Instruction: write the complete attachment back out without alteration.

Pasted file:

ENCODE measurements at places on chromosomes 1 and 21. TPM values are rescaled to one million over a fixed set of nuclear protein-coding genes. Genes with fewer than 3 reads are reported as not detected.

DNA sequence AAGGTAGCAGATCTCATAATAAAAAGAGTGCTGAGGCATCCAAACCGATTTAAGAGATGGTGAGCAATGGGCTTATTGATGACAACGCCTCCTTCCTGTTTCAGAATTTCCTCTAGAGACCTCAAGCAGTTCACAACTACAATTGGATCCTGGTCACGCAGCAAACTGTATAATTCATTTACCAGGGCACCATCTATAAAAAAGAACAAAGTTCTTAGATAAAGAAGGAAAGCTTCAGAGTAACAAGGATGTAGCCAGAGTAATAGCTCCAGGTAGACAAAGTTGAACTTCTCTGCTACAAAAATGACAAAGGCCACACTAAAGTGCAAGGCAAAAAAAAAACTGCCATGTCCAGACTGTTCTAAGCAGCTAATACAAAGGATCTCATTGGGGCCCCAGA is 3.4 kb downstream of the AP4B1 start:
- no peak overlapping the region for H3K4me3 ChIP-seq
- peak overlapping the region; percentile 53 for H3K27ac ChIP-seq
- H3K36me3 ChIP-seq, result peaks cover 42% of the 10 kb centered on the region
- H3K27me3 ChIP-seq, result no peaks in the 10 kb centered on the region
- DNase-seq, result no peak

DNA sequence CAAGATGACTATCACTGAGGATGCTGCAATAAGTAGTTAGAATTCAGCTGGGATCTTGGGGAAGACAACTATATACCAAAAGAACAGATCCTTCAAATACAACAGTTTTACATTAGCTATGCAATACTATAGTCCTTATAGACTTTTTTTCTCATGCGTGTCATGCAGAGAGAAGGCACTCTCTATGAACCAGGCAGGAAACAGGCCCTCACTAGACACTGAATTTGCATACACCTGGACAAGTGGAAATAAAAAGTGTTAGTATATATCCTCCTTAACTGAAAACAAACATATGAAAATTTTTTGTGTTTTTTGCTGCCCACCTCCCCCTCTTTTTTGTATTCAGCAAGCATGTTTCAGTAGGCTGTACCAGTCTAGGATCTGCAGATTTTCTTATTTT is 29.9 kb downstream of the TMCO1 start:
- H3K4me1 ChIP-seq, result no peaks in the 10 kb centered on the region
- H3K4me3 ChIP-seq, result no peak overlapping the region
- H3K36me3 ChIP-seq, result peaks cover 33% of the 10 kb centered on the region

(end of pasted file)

ENCODE measurements at places on chromosomes 1 and 21. TPM values are rescaled to one million over a fixed set of nuclear protein-coding genes. Genes with fewer than 3 reads are reported as not detected.

DNA sequence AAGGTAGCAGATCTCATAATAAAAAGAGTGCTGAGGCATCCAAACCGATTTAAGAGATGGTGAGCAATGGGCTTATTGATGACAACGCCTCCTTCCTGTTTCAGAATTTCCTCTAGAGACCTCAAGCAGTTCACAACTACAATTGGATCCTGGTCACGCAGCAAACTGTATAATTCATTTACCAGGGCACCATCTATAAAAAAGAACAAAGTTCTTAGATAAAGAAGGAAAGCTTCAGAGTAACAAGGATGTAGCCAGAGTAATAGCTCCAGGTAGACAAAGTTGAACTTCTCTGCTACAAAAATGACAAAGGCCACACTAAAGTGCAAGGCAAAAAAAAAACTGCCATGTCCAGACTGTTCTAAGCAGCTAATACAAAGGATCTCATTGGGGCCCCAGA is 3.4 kb downstream of the AP4B1 start:
- no peak overlapping the region for H3K4me3 ChIP-seq
- peak overlapping the region; percentile 53 for H3K27ac ChIP-seq
- H3K36me3 ChIP-seq, result peaks cover 42% of the 10 kb centered on the region
- H3K27me3 ChIP-seq, result no peaks in the 10 kb centered on the region
- DNase-seq, result no peak

DNA sequence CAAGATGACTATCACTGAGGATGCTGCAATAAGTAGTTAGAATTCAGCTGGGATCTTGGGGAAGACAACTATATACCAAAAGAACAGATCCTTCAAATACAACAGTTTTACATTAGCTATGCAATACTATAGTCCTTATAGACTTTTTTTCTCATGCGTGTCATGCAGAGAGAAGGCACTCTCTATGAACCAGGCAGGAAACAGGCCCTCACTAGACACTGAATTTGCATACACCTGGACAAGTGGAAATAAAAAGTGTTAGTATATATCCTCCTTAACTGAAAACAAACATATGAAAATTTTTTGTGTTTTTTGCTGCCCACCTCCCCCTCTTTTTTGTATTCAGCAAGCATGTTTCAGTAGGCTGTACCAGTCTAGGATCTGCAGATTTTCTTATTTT is 29.9 kb downstream of the TMCO1 start:
- H3K4me1 ChIP-seq, result no peaks in the 10 kb centered on the region
- H3K4me3 ChIP-seq, result no peak overlapping the region
- H3K36me3 ChIP-seq, result peaks cover 33% of the 10 kb centered on the region